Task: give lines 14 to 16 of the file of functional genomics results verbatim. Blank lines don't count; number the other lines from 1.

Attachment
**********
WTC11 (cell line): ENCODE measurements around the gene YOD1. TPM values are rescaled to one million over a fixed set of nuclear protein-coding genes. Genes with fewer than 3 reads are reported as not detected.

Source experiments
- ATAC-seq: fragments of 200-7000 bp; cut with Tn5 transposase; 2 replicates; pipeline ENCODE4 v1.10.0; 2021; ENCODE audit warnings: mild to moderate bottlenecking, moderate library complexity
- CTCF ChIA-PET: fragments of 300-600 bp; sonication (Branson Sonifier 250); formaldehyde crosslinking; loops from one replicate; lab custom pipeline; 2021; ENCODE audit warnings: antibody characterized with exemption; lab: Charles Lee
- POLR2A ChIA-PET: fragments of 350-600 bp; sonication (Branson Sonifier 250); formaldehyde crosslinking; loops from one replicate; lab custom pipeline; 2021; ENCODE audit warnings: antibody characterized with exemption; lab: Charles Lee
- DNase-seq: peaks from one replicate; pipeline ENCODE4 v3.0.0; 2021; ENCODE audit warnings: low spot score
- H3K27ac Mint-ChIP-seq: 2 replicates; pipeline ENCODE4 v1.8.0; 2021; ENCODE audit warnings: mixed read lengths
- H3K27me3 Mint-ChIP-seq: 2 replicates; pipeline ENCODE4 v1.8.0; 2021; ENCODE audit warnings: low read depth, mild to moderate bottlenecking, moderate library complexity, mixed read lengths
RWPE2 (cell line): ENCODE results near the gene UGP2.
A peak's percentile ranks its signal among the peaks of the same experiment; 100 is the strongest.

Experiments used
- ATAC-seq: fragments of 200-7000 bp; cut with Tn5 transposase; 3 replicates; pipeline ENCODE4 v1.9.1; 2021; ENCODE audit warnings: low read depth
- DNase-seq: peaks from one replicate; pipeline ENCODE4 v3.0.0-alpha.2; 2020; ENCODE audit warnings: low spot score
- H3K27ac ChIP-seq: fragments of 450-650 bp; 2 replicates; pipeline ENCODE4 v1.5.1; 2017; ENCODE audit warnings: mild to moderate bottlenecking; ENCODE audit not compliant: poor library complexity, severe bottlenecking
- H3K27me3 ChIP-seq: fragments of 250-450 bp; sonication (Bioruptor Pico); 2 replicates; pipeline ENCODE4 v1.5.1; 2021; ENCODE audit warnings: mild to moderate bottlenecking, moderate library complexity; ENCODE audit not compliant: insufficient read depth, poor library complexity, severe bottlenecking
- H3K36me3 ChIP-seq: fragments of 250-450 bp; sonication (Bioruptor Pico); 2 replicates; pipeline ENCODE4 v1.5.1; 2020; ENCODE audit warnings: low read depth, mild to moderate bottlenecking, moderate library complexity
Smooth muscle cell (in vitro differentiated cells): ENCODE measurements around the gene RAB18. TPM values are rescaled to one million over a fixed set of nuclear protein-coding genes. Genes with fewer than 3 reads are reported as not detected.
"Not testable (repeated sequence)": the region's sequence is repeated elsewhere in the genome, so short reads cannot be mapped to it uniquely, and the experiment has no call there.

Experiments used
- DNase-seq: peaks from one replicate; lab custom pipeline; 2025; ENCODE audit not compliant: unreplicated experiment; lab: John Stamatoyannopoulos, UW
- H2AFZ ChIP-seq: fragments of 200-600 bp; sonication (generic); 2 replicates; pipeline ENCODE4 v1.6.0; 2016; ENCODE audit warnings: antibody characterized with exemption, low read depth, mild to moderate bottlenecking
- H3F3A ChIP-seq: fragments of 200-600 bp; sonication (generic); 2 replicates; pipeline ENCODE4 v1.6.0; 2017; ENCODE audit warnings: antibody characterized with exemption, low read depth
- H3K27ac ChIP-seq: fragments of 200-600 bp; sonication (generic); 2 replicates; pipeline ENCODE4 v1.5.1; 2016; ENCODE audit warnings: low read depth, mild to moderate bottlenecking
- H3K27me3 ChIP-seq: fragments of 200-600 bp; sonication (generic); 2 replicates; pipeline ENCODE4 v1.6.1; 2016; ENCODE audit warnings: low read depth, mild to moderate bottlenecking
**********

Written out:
- H3K27ac ChIP-seq: fragments of 450-650 bp; 2 replicates; pipeline ENCODE4 v1.5.1; 2017; ENCODE audit warnings: mild to moderate bottlenecking; ENCODE audit not compliant: poor library complexity, severe bottlenecking
- H3K27me3 ChIP-seq: fragments of 250-450 bp; sonication (Bioruptor Pico); 2 replicates; pipeline ENCODE4 v1.5.1; 2021; ENCODE audit warnings: mild to moderate bottlenecking, moderate library complexity; ENCODE audit not compliant: insufficient read depth, poor library complexity, severe bottlenecking
- H3K36me3 ChIP-seq: fragments of 250-450 bp; sonication (Bioruptor Pico); 2 replicates; pipeline ENCODE4 v1.5.1; 2020; ENCODE audit warnings: low read depth, mild to moderate bottlenecking, moderate library complexity